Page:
Lloyd's has large share of deficit

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The Independent Online
LLOYD'S of London, the insurance market, was responsible for nearly pounds 650m of Britain's pounds 8.6bn current account deficit last year, according to figures on City earnings published yesterday by British Invisibles, writes Robert Chote.

Overseas claims on Lloyd's underwriters exceeded premium payments by pounds 645m in 1992. This was the third successive year in which Lloyd's underwriting activities have been a drain on the current account, bringing the total outflow to pounds 1.24bn. In the peak years of 1986 and 1987, Lloyd's was responsible for a pounds 2.75bn inflow.

Overall, City institutions generated a net pounds 7.1bn inflow of service income, up more than 18 per cent on 1991. The net inflow of income on investments handled by City institutions rose more than 20 per cent to pounds 11.7bn.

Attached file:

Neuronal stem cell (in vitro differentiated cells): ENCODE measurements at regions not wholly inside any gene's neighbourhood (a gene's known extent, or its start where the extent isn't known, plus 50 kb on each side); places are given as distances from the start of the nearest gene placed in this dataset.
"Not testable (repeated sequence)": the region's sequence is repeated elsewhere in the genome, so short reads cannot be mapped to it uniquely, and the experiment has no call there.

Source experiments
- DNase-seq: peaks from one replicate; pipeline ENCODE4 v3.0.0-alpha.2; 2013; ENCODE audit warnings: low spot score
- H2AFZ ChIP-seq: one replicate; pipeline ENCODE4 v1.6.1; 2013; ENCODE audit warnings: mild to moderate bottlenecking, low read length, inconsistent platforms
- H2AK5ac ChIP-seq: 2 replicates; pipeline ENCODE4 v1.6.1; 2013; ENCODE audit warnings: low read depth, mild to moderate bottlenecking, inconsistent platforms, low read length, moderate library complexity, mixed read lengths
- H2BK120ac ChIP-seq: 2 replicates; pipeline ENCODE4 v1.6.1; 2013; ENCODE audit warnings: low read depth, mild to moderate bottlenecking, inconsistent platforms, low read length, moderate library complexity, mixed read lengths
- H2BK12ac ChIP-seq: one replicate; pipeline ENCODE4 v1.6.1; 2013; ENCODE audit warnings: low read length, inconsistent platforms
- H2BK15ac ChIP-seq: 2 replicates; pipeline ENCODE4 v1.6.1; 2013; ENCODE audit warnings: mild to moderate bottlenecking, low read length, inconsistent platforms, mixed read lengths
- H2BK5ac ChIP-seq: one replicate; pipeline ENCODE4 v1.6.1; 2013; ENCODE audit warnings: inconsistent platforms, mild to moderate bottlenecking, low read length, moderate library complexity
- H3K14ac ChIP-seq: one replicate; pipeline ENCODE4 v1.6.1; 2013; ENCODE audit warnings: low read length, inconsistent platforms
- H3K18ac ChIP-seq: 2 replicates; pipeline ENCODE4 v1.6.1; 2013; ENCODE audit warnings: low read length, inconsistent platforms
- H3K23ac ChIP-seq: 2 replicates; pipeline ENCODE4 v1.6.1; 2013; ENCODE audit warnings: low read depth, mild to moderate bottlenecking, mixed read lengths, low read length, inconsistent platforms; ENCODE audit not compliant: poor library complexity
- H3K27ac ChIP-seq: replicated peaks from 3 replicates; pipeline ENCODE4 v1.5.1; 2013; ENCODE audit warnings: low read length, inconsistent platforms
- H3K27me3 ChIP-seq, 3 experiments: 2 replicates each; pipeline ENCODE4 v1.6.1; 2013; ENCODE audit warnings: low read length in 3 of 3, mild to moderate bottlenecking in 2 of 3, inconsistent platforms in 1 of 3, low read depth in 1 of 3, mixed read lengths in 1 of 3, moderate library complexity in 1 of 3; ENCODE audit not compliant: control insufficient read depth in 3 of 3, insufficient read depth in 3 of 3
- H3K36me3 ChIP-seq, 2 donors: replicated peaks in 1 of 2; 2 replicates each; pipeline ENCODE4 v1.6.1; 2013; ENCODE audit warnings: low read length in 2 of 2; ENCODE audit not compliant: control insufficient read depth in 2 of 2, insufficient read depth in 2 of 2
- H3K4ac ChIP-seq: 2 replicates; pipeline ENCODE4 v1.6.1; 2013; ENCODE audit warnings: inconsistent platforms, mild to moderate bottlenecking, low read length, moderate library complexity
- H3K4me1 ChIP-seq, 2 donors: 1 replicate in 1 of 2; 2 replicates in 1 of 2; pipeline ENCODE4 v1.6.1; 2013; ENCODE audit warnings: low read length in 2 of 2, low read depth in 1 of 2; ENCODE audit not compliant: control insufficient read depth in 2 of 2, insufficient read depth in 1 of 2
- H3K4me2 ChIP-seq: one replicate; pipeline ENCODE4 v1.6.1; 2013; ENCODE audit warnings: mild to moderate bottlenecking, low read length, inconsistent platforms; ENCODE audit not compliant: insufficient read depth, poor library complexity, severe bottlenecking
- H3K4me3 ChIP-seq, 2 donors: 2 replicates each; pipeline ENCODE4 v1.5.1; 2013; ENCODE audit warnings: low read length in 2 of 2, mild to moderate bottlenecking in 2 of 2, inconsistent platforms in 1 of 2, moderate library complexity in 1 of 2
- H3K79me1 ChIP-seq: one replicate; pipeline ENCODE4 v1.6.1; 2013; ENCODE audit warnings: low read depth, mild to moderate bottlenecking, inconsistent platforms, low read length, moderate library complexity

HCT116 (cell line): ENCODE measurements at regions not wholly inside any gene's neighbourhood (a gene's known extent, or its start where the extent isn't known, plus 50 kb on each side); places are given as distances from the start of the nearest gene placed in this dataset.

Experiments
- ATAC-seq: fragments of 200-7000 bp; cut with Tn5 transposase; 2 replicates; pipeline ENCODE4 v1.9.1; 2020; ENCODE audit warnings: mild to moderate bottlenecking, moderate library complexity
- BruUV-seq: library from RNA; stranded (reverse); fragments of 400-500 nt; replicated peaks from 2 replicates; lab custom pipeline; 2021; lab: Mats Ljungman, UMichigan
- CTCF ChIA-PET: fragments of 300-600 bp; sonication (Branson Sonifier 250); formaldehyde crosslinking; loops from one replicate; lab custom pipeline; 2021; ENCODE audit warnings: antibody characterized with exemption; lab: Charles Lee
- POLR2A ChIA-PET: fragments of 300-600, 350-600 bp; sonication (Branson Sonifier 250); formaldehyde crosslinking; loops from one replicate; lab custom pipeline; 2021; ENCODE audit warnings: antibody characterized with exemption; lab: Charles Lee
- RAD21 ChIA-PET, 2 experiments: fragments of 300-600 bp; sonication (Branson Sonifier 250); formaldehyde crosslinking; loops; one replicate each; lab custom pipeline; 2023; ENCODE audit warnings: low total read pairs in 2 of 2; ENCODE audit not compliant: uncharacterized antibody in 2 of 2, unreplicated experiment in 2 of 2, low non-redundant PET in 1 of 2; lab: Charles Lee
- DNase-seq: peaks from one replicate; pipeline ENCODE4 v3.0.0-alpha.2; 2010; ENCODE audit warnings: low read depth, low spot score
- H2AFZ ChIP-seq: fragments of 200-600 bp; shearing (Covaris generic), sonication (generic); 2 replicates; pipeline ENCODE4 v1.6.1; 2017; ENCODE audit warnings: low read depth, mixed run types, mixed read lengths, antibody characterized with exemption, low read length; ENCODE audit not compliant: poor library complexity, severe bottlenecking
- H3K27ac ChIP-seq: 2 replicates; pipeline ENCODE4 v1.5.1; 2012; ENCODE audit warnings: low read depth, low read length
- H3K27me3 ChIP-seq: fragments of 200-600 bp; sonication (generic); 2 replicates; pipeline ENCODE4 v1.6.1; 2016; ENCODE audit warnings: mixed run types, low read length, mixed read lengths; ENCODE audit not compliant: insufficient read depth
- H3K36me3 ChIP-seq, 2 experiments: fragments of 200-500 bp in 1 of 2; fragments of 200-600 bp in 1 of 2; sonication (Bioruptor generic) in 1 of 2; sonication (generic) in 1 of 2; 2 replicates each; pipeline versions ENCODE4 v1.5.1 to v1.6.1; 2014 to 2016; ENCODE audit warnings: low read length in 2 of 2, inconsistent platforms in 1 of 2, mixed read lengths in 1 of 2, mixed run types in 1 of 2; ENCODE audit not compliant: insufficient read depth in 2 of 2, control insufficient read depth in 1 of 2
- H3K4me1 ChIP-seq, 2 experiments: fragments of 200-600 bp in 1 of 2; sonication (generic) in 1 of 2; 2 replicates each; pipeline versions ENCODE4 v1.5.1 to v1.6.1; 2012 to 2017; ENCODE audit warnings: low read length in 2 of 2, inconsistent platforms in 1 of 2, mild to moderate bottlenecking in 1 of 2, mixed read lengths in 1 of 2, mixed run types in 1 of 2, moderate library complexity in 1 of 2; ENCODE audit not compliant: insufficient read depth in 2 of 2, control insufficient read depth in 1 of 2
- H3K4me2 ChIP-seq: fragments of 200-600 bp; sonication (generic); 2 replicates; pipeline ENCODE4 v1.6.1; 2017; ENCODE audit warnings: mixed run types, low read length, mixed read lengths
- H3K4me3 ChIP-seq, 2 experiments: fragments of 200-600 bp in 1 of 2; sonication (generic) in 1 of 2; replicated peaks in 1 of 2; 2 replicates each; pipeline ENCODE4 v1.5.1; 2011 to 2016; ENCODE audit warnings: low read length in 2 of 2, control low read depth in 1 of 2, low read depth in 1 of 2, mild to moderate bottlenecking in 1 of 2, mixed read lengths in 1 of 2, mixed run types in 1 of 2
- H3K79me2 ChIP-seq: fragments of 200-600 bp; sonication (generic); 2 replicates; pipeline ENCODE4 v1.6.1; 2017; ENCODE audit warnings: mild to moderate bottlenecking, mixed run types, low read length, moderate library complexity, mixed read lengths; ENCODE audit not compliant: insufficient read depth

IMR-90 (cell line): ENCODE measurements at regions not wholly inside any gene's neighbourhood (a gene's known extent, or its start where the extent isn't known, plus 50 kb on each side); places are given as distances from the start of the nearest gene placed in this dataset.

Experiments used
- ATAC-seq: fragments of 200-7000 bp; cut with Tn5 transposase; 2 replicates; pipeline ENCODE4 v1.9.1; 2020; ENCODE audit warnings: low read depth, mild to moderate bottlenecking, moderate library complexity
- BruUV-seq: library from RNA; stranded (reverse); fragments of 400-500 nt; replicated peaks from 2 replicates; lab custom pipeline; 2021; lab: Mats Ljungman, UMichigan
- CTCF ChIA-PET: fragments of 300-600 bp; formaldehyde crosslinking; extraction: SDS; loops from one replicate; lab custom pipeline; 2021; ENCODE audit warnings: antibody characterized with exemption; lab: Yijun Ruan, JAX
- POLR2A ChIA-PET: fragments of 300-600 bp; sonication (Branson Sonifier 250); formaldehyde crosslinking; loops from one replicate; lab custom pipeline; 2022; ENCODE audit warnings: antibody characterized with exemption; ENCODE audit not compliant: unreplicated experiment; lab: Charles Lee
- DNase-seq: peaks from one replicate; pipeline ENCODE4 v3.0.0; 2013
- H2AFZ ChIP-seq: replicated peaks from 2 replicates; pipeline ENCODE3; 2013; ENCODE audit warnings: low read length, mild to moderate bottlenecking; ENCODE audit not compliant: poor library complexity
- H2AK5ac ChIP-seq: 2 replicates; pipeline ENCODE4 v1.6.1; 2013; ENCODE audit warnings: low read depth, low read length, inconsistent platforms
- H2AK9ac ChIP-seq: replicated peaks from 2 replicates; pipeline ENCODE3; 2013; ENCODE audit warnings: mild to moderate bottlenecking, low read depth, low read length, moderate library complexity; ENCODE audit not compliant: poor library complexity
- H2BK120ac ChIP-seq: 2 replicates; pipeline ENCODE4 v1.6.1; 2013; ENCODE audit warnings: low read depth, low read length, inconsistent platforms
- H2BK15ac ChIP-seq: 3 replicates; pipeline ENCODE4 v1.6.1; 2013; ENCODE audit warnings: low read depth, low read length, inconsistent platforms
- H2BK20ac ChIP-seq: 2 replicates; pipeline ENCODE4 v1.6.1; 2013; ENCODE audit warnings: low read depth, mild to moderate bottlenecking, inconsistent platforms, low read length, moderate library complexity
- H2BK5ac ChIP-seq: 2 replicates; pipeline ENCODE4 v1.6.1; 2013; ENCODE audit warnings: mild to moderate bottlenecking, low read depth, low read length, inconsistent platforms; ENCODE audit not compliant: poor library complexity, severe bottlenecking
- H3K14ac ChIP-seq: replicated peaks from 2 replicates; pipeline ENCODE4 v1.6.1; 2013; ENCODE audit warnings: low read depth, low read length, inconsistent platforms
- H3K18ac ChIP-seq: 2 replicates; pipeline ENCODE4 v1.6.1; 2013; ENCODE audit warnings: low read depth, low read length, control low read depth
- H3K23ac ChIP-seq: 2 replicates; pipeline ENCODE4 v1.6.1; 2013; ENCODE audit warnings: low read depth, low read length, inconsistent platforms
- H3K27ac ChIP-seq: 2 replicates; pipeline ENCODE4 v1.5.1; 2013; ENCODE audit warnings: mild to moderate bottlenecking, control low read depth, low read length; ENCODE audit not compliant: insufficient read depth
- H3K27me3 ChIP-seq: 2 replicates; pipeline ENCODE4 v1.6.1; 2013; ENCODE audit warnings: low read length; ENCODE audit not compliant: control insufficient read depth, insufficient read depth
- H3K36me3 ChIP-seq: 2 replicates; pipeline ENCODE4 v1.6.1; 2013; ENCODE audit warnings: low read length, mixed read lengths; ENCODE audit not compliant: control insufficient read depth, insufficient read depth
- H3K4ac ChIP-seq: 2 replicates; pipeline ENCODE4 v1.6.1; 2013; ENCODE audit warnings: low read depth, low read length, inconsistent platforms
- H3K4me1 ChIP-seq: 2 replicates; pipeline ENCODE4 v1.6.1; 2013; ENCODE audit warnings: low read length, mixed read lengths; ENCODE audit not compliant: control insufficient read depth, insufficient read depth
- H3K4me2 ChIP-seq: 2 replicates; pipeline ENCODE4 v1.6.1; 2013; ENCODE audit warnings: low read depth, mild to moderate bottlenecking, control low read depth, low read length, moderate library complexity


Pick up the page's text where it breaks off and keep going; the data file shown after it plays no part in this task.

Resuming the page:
The banks were the biggest source of net service income from abroad, contributing pounds 3.99bn last year. Despite the Lloyd's losses, the insurance industry generated a net inflow of pounds 622m in service income, down 18 per cent on 1991 but up on 1990. Securities dealers generated a pounds 1.19bn inflow, up from pounds 757m in 1991.

Banks and the insurance industry accounted for most of the inflow of investment income, generating pounds 7.37bn between them. Lloyds had a net inflow of investment income of pounds 912m.

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